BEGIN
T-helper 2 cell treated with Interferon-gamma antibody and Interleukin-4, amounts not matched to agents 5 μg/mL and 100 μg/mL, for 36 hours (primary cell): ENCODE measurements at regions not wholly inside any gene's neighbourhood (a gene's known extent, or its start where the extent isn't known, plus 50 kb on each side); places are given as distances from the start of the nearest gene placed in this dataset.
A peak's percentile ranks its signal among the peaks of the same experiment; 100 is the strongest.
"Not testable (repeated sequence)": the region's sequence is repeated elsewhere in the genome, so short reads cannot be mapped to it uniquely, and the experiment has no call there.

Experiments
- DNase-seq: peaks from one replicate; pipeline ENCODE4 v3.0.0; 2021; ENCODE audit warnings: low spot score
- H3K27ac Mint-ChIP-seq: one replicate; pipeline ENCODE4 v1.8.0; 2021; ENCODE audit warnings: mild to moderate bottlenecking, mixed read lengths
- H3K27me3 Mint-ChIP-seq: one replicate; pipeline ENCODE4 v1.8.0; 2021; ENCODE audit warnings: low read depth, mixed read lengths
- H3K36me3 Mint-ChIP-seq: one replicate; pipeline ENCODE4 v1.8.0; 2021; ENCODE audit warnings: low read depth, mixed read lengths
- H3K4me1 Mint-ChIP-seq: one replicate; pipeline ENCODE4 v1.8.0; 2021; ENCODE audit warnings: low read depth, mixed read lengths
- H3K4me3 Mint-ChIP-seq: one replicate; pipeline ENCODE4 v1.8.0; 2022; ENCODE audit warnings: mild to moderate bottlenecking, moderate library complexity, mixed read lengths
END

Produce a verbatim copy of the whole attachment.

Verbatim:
T-helper 2 cell treated with Interferon-gamma antibody and Interleukin-4, amounts not matched to agents 5 μg/mL and 100 μg/mL, for 36 hours (primary cell): ENCODE measurements at regions not wholly inside any gene's neighbourhood (a gene's known extent, or its start where the extent isn't known, plus 50 kb on each side); places are given as distances from the start of the nearest gene placed in this dataset.
A peak's percentile ranks its signal among the peaks of the same experiment; 100 is the strongest.
"Not testable (repeated sequence)": the region's sequence is repeated elsewhere in the genome, so short reads cannot be mapped to it uniquely, and the experiment has no call there.

Experiments
- DNase-seq: peaks from one replicate; pipeline ENCODE4 v3.0.0; 2021; ENCODE audit warnings: low spot score
- H3K27ac Mint-ChIP-seq: one replicate; pipeline ENCODE4 v1.8.0; 2021; ENCODE audit warnings: mild to moderate bottlenecking, mixed read lengths
- H3K27me3 Mint-ChIP-seq: one replicate; pipeline ENCODE4 v1.8.0; 2021; ENCODE audit warnings: low read depth, mixed read lengths
- H3K36me3 Mint-ChIP-seq: one replicate; pipeline ENCODE4 v1.8.0; 2021; ENCODE audit warnings: low read depth, mixed read lengths
- H3K4me1 Mint-ChIP-seq: one replicate; pipeline ENCODE4 v1.8.0; 2021; ENCODE audit warnings: low read depth, mixed read lengths
- H3K4me3 Mint-ChIP-seq: one replicate; pipeline ENCODE4 v1.8.0; 2022; ENCODE audit warnings: mild to moderate bottlenecking, moderate library complexity, mixed read lengths